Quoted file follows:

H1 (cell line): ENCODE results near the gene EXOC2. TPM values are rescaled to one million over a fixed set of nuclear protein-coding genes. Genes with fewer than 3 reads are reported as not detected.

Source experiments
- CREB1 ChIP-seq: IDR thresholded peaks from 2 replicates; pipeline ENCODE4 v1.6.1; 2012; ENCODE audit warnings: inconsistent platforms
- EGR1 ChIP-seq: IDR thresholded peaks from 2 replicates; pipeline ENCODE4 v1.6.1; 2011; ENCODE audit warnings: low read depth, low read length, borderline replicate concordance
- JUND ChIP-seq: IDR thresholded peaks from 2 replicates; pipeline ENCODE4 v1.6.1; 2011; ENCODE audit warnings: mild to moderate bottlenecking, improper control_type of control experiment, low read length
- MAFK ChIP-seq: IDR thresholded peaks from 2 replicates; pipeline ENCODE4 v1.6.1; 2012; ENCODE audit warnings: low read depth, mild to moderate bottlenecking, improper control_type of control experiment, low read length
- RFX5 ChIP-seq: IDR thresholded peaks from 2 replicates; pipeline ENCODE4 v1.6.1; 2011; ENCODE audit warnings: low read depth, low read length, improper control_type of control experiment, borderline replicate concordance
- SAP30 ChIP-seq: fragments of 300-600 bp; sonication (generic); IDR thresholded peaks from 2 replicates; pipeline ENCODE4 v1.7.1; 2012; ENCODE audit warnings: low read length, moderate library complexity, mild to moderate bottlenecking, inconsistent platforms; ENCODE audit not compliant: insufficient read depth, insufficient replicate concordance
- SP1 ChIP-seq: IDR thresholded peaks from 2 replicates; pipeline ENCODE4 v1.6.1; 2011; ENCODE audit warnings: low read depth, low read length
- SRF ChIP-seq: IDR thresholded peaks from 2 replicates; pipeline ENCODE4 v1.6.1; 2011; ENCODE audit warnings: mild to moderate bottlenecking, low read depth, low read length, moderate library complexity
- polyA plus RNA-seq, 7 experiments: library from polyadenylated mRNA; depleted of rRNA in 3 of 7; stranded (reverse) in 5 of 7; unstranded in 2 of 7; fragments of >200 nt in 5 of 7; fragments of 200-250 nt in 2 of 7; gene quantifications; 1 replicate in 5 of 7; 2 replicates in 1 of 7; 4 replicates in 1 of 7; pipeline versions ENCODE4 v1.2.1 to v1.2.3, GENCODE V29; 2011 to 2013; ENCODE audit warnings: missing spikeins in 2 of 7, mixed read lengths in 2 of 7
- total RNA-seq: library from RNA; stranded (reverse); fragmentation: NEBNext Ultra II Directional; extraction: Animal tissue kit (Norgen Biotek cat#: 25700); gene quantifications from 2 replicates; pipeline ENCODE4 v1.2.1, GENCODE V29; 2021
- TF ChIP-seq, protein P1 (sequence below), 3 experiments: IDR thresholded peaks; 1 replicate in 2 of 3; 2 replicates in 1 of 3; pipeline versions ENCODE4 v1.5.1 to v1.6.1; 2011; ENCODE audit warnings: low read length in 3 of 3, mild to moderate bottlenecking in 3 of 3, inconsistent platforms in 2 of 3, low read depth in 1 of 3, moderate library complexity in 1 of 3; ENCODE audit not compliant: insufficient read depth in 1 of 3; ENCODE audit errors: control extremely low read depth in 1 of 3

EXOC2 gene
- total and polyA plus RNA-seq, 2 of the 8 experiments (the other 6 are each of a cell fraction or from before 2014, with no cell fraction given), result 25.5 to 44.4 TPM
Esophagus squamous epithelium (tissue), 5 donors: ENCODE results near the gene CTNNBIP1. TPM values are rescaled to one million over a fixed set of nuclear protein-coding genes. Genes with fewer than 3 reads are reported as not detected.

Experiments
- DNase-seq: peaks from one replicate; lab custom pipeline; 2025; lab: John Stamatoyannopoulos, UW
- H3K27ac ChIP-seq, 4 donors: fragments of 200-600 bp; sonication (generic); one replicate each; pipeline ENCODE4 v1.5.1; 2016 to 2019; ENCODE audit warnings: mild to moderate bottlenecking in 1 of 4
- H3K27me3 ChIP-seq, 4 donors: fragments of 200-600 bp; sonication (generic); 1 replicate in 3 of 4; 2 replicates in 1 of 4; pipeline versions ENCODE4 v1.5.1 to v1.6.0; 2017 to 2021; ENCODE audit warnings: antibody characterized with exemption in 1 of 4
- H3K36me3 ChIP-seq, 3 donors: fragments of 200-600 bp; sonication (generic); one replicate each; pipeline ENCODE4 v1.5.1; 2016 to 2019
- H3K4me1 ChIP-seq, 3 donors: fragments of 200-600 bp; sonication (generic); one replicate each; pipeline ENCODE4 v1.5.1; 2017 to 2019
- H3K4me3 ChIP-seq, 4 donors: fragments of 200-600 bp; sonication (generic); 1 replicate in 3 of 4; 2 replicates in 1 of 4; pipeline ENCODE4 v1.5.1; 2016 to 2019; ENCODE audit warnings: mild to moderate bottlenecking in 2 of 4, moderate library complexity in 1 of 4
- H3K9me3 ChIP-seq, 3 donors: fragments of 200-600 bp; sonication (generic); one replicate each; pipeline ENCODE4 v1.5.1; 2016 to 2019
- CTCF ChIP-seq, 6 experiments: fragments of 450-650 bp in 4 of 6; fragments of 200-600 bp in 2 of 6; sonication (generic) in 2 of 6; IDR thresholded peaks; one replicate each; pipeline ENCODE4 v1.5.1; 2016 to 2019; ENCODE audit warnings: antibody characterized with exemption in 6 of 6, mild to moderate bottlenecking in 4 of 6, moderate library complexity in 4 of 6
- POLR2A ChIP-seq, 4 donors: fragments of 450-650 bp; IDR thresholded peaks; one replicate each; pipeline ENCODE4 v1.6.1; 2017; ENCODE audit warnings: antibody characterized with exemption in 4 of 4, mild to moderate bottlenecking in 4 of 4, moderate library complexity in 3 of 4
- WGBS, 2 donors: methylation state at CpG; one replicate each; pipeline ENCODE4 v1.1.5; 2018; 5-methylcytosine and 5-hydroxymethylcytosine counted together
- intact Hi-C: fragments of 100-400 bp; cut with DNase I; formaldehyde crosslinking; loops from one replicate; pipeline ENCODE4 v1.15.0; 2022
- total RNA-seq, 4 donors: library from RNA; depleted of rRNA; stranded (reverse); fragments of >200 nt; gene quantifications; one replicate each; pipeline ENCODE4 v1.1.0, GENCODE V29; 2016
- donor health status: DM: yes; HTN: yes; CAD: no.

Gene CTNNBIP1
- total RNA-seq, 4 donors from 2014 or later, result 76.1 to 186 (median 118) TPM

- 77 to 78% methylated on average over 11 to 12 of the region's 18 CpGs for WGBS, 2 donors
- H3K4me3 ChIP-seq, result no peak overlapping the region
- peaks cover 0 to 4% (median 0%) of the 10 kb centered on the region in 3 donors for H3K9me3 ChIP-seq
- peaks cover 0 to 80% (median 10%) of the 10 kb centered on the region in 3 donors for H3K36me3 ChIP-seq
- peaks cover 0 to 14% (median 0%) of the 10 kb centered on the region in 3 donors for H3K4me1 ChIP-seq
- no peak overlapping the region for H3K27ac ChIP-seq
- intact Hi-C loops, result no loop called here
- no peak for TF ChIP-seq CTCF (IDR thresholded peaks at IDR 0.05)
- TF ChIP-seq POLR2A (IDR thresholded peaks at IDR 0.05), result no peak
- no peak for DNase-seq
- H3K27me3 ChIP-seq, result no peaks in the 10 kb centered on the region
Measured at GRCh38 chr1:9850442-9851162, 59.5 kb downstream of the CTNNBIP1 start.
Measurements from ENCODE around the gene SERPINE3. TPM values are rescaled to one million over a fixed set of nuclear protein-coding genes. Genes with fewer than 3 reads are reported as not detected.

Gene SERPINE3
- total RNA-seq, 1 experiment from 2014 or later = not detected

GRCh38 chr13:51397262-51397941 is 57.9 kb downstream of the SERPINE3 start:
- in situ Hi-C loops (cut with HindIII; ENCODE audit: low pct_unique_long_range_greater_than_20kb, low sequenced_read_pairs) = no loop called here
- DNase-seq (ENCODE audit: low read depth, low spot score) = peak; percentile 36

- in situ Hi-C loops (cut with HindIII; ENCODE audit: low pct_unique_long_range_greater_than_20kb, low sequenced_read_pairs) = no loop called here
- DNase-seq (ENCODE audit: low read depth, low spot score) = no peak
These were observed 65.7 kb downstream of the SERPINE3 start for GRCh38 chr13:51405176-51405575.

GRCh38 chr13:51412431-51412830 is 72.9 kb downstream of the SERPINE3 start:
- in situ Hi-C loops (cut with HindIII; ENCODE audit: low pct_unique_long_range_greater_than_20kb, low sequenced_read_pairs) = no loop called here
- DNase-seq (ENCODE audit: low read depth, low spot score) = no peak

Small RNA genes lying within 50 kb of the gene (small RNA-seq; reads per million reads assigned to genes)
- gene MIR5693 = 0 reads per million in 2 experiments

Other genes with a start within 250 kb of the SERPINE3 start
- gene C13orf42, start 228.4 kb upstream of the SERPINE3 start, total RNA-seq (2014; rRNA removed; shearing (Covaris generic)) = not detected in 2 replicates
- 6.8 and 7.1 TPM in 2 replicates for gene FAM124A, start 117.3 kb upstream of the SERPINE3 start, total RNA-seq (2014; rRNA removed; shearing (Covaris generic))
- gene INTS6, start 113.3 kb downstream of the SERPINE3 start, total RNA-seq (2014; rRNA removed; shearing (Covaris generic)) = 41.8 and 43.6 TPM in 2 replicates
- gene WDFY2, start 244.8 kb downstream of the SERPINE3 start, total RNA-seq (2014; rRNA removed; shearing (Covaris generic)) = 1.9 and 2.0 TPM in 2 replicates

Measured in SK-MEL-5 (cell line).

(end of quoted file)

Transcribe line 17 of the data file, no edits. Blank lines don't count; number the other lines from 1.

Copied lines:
Experiments